It has been shown that diabetics are twice as likely to develop Alzheimer’s Disease. While diabetes isn’t thought to actually cause the debilitating disease, its presence seems to be connected to its development. Type 2 diabetes is a disease people can be genetically predisposed to (as are most diseases that are caused by environmental factors). Since diet is such a powerful influence on their development of Type 2 diabetes, it stands to reason that it is also a powerful influence on the development of Alzheimer’s disease.

Sugar is being implicated as a culprit in the current war against obesity. But that seems to be only one of the problems being associated with its over-consumption. It’s not only sugary beverages we need to be concerned with – our food supply is saturated with processed products that contain added sugars. Perhaps greater research and publicity around this issue will capture the attention of consumers and cause real changes to the American diet. invites you to read more:

Does grilling contribute to the American obesity problem? has been staying on top of everything related to the growing rates of obesity in the United States. When we find information we deem valuable we share it with our community through here, through our blog. And today we came across some new research that might link the development of abdominal obesity along with insulin resistance and type 2 diabetes with the cooking of food over dry heat (aka grilling).

The study was conducted by the Mount Sinai School of Medicine. They’ve identified a common compound in our diets that results from grilling food or cooking food with dry heat. That compound is methyl-glyoxal or MG. They have published their findings this month in Proccedings of the National Academy of Sciences.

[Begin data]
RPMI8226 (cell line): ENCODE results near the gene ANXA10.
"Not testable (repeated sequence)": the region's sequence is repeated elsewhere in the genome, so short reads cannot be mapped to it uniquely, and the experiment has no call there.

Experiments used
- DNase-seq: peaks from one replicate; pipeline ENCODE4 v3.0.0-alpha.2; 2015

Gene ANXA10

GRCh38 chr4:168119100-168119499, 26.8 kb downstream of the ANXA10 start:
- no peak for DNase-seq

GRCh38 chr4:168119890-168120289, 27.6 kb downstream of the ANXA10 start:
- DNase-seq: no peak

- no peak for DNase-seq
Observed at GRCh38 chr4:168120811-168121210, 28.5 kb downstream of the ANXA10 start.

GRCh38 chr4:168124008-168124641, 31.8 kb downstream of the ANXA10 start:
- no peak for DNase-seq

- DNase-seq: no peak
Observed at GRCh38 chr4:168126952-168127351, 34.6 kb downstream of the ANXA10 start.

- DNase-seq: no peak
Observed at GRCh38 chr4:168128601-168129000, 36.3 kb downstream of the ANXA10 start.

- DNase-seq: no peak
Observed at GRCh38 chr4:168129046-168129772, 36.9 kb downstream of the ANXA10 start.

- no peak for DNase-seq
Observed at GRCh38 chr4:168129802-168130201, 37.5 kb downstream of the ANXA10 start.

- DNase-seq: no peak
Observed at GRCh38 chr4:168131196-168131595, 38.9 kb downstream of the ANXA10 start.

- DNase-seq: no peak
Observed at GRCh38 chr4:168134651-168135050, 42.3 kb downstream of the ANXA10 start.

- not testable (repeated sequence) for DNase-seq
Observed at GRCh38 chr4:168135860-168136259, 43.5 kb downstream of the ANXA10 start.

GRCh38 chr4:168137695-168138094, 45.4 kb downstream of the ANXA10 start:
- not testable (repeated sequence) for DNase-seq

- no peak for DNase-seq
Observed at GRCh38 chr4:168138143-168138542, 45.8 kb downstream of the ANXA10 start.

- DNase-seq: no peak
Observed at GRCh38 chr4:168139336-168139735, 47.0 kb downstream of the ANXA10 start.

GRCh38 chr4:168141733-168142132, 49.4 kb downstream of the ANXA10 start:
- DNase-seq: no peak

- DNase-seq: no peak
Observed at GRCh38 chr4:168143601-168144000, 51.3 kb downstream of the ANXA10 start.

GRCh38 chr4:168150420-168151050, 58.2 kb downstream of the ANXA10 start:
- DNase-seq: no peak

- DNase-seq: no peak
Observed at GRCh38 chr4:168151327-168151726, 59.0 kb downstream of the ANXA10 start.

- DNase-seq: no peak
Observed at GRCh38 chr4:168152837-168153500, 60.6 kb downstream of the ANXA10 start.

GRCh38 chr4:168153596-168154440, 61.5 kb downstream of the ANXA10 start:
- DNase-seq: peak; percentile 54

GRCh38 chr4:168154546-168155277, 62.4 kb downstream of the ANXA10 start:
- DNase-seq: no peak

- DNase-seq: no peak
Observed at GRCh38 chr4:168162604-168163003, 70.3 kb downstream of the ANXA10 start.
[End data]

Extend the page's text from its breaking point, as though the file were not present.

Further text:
The study found that mice who were fed a diet of food cooked with dry heat on a consistent basis (therefore experiencing prolonged exposure to MG) gained a significant amount of abdominal weight, insulin resistance and type 2 diabetes. MG is a type of advanced glycation endproduct or AGE. And AGEs can lower the body’s protection against inflammation.

The study spanned four generations of mice and was split into two groups. One was fed a traditional diet without MG and one group was fed a diet high in MG. Over those foru generations of mice, the group fed high-MG food experienced and increase in body fat, and early insulin resistance. The other control group did not develop any of these conditions. There was a definite deficiency in the protective mechanisms of the mice bodies that was related to MG.

Led by Helen Vlassara, MD, Professor and Director of the Division of Experimental Diabetes and Aging, the study presents important information regarding the control and possible prevention of both obesity and diabetes. “This was a prolonged but rewarding study showing that a specific AGE compound … contributes to the increase in weight gain, insulin resistance and diabetes, reproducing the pattern seen increasingly in humans over the last decades,” said Dr. Vlassara.

“The study demonstrates how the prolonged ingestion of seemingly innocuous substances common in human food, such as MG, can reduce defenses and compromise native resistance to metabolic and other diseases,” said Dr. Vlassara. “The mouse findings are also quite exciting because they provide us with new tools, not only to study, but to begin taking measures to prevent diabetes, either by suppressing their formation or by blocking their absorption with our food.”

Because of this research it does appear that just a small decrease in foods high in AGEs can really improve the insulin resistance of adults with type 2 diabetes. The researchers are recommending that clinical guidelines be revised to eliminate foods cooked with dry heat. Of course, further study is needed to corroborate these findings. But it is possible that avoiding consumption of foods cooked with dry heat and using other methods instead of grilling our foods, we might be able to reduce the instances of both obesity and diabetes. invites our community to read more: